What's Your Goal: A Four Step Plan to Rapidly Improve Your Cricket Skills | Cricket coaching, fitness and tips

What's Your Goal: A Four Step Plan to Rapidly Improve Your Cricket Skills

Today I am going to put my money where my mouth is. But I need your help too. This is a cricket skills case study about me: I'm going to report back to you on a goal so you can see how these methods work and take the ideas into your game. I'd love you to come along for the journey too.

Read on to join in.

You see, unlike previous years - where I played as much as I coached - in the last 12 months I have backed away from playing and focused mainly on coaching. This has highlighted some areas where I need to improve; nicking practice and throwing with the Sidearm cricket ball thrower.

I'm aiming to improve my Sidearm skills significantly in the next six months.

You can choose the skill you are aiming to improve too and come with me.

It might be a coaching skill, or it may be a playing skill, but by following along we can improve together.

Here's the plan.

Improve accuracy with a Sidearm

The first step in any aim is to have a target that is specific and measurable.

So, my aim is to be accurate enough with a sidearm cricket ball thrower to be able to hit the area I want most of the time. I also want to reduce "wasteful" balls, for example when trying to throw straight half volley length I send down a short ball down the leg side.

I won't focus on it, but I would also be happy to improve my pace when "bowling seam" and my turn when "bowling spin".

To monitor this, I'll use PitchVision to track my throwing accuracy, pace and deviation. I can then throw balls and track my accuracy over the next six months and beyond.

Starting line

To give you some background, here are my recent PitchVision stats:

  • Sessions: 12
  • Balls delivered: 388
  • Targets hit: 35%
  • Wasteful balls: 34%

The other balls are all playable by a batsman, but also not the right line or length.

Average seam pace is 54mph (87 kph), topping out at 61 when coming off a run up. Average turn when bowling spin is 1.9° (anything between 2-4° is good for club level spin).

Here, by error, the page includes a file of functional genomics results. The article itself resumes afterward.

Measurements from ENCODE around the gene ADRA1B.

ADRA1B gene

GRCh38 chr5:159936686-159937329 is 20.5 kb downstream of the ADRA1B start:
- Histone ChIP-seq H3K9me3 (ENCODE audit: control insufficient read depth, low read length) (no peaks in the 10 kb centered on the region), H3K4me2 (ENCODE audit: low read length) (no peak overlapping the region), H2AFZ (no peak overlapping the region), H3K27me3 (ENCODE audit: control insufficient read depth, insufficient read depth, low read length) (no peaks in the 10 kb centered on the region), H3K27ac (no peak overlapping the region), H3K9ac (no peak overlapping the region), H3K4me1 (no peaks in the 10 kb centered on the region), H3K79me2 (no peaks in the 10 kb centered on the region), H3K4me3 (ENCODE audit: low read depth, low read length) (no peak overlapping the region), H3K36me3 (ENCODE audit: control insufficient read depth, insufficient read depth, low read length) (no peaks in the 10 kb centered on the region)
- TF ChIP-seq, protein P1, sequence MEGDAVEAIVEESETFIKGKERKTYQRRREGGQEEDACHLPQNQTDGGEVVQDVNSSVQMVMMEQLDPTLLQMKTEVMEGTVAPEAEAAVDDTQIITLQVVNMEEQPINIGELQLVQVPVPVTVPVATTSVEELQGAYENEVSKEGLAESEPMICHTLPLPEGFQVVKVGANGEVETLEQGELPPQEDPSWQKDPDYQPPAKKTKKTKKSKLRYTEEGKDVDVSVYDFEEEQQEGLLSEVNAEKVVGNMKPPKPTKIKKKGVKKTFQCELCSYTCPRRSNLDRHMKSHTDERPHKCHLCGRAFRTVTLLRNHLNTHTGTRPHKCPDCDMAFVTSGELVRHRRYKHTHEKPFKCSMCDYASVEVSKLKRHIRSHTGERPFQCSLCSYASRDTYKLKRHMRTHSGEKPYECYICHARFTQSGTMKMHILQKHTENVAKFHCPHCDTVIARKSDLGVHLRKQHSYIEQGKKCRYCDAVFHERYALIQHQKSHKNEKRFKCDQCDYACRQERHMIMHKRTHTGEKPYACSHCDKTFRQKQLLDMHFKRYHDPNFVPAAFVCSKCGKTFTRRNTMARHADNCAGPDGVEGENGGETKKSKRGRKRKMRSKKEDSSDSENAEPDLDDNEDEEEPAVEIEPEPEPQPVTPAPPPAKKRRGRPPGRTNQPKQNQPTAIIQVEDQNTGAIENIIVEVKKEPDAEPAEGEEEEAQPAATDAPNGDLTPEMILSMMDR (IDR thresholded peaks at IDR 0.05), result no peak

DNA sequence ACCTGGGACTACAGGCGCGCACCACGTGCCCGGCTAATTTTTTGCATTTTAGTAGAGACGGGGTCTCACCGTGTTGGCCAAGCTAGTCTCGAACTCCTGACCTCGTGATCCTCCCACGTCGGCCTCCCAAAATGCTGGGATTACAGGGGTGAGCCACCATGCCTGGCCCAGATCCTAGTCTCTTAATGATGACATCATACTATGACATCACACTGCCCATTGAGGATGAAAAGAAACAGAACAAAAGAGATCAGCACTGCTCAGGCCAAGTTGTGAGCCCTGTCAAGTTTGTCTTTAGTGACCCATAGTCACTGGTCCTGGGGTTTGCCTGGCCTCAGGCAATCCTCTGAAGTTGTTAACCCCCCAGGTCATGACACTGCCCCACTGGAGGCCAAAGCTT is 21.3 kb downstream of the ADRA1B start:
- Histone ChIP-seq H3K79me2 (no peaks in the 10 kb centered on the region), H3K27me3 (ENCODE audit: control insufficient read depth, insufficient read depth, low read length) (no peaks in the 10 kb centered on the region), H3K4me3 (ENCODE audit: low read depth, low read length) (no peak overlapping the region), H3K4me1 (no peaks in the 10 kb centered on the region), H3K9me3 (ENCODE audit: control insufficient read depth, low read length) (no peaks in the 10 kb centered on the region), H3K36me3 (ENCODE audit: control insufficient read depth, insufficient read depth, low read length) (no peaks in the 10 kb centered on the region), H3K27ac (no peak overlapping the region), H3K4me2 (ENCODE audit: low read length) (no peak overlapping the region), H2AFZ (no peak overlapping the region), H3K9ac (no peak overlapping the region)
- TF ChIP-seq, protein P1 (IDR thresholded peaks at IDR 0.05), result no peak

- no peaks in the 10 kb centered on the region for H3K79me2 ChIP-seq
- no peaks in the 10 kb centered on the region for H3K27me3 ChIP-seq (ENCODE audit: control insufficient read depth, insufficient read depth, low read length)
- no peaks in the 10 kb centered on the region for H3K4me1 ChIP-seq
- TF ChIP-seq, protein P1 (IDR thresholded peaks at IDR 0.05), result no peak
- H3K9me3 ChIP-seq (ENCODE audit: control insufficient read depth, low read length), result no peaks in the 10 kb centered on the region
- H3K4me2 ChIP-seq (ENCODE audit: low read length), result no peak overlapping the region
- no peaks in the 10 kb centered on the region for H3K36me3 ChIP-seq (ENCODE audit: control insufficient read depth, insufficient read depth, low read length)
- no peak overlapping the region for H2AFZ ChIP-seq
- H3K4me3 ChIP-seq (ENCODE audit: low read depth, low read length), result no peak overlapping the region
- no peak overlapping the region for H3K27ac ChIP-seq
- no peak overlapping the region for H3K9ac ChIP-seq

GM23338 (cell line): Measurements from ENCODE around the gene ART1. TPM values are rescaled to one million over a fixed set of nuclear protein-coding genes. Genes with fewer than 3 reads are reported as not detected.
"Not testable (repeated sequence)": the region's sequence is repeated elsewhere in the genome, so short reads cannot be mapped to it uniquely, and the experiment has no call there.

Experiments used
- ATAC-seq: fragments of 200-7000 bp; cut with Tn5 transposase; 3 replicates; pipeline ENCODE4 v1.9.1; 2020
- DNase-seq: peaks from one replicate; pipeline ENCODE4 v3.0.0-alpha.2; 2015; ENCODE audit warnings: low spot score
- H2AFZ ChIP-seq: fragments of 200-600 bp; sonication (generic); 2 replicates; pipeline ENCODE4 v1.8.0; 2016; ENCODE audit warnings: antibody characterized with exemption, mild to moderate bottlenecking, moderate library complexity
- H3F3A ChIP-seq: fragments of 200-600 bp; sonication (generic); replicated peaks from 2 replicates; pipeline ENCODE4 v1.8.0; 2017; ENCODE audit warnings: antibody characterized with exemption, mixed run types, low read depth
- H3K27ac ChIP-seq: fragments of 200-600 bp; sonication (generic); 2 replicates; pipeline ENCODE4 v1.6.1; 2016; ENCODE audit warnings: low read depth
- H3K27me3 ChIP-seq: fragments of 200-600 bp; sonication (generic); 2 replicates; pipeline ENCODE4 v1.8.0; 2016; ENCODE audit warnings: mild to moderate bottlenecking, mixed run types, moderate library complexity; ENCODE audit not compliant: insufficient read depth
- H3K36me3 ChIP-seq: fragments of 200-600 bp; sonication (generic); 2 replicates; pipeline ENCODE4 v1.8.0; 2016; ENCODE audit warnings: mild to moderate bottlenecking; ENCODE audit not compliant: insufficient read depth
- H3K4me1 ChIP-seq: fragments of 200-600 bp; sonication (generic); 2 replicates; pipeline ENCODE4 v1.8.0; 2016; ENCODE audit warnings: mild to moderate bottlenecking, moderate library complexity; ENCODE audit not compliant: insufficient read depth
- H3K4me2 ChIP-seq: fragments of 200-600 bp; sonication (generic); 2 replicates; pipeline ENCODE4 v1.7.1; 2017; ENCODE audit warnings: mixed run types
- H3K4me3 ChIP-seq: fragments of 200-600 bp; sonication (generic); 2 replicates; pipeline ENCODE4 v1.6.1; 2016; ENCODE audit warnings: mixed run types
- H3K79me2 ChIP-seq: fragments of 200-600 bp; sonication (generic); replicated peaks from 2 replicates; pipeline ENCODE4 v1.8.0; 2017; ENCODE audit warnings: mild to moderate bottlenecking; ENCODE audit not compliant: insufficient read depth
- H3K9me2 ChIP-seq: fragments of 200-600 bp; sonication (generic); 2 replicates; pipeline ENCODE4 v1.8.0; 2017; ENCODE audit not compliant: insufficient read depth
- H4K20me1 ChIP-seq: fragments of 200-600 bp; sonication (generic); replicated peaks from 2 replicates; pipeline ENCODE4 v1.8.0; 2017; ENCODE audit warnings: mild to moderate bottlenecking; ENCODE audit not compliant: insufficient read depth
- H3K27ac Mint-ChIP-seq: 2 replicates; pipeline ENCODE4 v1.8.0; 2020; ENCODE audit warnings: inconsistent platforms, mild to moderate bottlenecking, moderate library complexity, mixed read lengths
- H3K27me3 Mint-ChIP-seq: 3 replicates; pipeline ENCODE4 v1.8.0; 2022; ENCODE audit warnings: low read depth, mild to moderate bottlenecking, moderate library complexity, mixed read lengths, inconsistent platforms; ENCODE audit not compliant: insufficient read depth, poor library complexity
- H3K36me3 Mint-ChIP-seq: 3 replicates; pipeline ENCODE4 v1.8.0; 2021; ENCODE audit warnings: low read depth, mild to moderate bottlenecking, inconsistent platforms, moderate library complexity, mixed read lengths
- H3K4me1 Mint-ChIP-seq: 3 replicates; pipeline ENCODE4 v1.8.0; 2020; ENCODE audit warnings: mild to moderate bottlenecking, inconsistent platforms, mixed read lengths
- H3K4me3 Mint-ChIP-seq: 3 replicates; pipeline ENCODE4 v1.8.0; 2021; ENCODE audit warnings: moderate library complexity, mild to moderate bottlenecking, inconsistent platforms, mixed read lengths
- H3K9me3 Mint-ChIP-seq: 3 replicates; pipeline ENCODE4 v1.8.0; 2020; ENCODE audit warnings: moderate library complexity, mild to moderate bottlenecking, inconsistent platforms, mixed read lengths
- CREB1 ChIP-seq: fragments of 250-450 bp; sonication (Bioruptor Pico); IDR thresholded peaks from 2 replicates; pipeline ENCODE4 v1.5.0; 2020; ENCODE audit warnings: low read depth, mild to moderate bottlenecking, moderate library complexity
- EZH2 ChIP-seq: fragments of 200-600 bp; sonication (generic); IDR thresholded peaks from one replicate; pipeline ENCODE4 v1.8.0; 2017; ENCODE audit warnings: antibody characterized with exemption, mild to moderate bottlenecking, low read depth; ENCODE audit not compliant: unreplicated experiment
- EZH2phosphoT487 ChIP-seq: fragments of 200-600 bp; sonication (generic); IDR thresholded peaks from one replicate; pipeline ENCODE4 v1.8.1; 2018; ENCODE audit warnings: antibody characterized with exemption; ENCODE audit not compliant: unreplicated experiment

As you can see, there is work to do.

But this is a starting line. I can use these numbers to see how I improve over time.

I encourage you to set your own benchmarks before embarking on a challenge like this too. You have to know where you are before you begin so you can see if you plan is working or not.

Carving time, setting the right goal

The next step in the plan is working out what you are going to do to make a change.

For players, this is easy. You go to practice and you bowl and bat while tracking results. For a coaching based skill, you need to practice away from practice. No batsman likes to face a coach who only gives them one good ball in three. I owe it to my players to carve out practice time.

So, for the next few weeks I'm arriving early at nets with half an hour to just throw balls on PitchVision.

I have set a target of throwing 500 more balls.

I am using a target I can achieve with the time available, but you will note I have not set any target on accuracy, pace or deviation. That's because I figure that throwing balls and getting instant feedback will be enough for me to get better. In short, if I look after the volume, the accuracy looks after itself.

I'll keep you up to date as I go, but the take away for any player or coach wanting to improve is,

  1. Identify a specific area to improve
  2. Define how you will measure it
  3. Set a realistic target based on elements within your control.
  4. Do the work!

What's your goal?

I know that the run up to the end of the year is often a super quiet time for cricket. But if you can find time, what are you going to work on to start next year in a better position?

Leave a comment and let's work together to make things happen now, and into the future.

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here's an update for you: Last night I bowled 105 balls to a batsman. 60% were balls in the target zone and 30% were wasted. Interesting that having a batsman to help with focus didn't reduce the wasted balls by much, but it did improve the useful balls dramatically. I think I am putting this down to learning to control length better (previously I dropped a lot short, but this session I was able to bowl fuller more consistently). Average pace was 58. Another jump up! Things are going well. I did not bowl any spin.

Hit those nets again last night. Who is with me?

Hi David I'm a 12 year old opening batsmen and I always seem to get starts but never go on to make big scores.
Any tips?

Find something in practice to help you measure your progress. What do you think that could be?

I'm up to 307 balls in total now. It's going to be a while before I can manage another session though, so I may be stuck on this for a bit.

I snuck in another session, so now I'm sitting on exactly 400 balls with 29% wasted and 54% on target. That's three balls an over the batter can use, one in the wrong place but still OK, and two that are wasted (too wide, too short, or full toss). This is a good rise in accuracy but I'd still love to eliminate the wasted balls more effectively. I might need to make that target 1000!

Broke through 500 last night! time to post some results.